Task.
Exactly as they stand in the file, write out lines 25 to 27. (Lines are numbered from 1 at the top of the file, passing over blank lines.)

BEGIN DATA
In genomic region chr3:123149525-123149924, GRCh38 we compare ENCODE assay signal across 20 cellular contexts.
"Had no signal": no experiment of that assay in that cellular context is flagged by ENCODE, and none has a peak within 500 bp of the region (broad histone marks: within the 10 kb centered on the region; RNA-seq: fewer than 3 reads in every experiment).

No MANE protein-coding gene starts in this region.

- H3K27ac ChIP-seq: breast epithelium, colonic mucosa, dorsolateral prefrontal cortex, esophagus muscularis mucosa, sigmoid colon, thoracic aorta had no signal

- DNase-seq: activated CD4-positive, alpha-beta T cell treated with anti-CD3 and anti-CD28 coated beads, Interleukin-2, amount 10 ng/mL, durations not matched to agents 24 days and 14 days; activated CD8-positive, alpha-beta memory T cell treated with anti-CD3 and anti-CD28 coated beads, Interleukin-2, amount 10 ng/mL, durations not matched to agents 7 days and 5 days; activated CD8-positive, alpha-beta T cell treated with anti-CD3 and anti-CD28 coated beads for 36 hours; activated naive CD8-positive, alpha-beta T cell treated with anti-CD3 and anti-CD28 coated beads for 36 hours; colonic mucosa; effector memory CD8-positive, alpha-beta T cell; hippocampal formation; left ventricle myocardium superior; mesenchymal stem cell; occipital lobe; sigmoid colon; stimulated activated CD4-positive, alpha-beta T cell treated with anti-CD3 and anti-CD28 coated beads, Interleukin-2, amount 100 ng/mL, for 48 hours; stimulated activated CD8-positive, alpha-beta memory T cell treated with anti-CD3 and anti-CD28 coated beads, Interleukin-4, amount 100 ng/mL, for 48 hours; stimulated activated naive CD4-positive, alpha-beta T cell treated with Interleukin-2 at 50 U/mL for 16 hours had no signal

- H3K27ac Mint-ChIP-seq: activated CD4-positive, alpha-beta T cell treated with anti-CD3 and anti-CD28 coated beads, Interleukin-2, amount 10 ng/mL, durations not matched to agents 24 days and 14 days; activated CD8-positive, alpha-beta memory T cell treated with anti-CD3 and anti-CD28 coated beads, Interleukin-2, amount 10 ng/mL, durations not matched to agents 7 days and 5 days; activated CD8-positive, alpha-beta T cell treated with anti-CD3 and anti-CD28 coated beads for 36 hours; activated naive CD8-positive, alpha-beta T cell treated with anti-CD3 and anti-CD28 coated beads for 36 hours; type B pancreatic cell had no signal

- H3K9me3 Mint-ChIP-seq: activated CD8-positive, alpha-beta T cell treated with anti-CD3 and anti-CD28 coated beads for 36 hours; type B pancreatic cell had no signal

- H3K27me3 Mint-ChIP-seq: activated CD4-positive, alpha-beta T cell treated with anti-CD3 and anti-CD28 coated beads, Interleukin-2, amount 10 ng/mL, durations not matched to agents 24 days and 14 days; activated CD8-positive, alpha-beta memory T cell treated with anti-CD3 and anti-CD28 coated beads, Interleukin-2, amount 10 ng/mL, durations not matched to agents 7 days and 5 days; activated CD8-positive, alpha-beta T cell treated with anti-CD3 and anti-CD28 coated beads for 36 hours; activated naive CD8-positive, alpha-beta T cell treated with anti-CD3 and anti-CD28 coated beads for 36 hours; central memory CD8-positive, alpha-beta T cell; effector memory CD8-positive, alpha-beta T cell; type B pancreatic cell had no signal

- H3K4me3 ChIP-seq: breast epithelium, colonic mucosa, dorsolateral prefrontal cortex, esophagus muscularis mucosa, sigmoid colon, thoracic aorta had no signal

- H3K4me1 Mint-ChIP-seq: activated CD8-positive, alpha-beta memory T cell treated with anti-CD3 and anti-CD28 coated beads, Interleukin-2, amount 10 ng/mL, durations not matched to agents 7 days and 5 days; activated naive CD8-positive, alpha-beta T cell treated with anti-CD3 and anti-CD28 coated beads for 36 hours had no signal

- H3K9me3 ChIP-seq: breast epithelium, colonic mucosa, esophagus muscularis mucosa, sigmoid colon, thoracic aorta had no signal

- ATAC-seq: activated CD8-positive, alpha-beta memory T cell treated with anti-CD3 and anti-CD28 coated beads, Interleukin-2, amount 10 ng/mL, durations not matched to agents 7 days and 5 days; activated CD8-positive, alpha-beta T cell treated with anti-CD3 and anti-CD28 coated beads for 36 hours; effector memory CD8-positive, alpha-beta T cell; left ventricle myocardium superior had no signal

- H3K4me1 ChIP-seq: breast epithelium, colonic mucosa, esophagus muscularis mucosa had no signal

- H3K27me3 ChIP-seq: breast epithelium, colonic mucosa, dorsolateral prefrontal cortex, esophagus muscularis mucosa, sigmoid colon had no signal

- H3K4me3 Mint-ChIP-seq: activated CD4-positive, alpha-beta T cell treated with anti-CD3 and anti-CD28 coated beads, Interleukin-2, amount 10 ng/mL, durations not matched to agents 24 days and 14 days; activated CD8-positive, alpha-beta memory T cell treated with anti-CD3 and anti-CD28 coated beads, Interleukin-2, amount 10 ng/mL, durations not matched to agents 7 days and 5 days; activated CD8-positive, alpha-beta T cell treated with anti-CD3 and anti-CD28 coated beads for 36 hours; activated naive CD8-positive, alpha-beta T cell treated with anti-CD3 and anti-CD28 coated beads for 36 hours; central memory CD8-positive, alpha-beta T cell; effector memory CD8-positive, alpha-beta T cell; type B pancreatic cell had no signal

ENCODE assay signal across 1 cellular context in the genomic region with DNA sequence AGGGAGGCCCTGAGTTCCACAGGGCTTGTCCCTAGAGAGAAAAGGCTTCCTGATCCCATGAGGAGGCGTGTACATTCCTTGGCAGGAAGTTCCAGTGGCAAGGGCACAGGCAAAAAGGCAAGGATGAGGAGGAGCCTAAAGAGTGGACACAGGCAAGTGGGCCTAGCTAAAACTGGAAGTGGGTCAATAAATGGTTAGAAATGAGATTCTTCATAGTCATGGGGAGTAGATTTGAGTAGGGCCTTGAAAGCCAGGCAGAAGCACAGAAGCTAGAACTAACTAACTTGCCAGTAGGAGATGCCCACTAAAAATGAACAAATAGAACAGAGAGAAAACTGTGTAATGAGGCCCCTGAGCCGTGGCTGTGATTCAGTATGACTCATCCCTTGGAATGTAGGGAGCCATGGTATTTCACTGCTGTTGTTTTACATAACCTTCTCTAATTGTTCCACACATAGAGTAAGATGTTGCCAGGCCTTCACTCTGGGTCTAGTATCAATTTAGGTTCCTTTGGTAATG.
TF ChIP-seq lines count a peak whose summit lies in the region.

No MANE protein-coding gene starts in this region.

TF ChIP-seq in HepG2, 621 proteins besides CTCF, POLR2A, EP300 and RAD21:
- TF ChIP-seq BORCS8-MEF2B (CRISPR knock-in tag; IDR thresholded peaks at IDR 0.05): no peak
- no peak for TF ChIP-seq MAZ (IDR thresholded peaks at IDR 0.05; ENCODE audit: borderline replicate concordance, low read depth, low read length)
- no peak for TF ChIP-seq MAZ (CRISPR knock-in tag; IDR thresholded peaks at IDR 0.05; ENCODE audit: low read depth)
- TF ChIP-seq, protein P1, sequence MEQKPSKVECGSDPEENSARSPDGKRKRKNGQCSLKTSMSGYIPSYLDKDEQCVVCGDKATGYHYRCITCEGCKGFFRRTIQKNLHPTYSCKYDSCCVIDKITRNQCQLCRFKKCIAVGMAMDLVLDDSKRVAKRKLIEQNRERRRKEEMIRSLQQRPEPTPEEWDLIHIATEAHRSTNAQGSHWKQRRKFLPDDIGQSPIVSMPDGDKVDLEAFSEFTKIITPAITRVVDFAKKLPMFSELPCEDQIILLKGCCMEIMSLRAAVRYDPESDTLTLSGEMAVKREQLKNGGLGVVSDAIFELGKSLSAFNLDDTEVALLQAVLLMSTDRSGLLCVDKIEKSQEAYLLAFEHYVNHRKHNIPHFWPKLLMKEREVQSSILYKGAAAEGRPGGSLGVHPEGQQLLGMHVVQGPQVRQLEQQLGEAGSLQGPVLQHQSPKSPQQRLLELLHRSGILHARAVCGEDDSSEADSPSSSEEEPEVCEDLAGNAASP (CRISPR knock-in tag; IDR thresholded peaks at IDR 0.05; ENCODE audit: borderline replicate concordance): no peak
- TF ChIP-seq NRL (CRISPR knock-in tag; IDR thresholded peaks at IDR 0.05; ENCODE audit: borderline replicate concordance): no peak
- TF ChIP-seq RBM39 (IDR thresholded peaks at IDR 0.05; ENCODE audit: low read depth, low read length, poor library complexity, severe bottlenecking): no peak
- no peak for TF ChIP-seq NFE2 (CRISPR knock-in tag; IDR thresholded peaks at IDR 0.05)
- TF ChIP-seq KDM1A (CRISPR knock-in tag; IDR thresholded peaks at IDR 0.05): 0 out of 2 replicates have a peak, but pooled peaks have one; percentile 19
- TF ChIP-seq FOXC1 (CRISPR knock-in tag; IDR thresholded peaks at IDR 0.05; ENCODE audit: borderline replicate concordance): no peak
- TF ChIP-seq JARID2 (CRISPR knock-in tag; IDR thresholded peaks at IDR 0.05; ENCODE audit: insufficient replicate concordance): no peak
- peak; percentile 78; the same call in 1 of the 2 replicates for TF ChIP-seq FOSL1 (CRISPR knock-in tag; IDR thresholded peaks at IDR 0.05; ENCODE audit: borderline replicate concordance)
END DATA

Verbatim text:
- TF ChIP-seq RBM39 (IDR thresholded peaks at IDR 0.05; ENCODE audit: low read depth, low read length, poor library complexity, severe bottlenecking): no peak
- no peak for TF ChIP-seq NFE2 (CRISPR knock-in tag; IDR thresholded peaks at IDR 0.05)
- TF ChIP-seq KDM1A (CRISPR knock-in tag; IDR thresholded peaks at IDR 0.05): 0 out of 2 replicates have a peak, but pooled peaks have one; percentile 19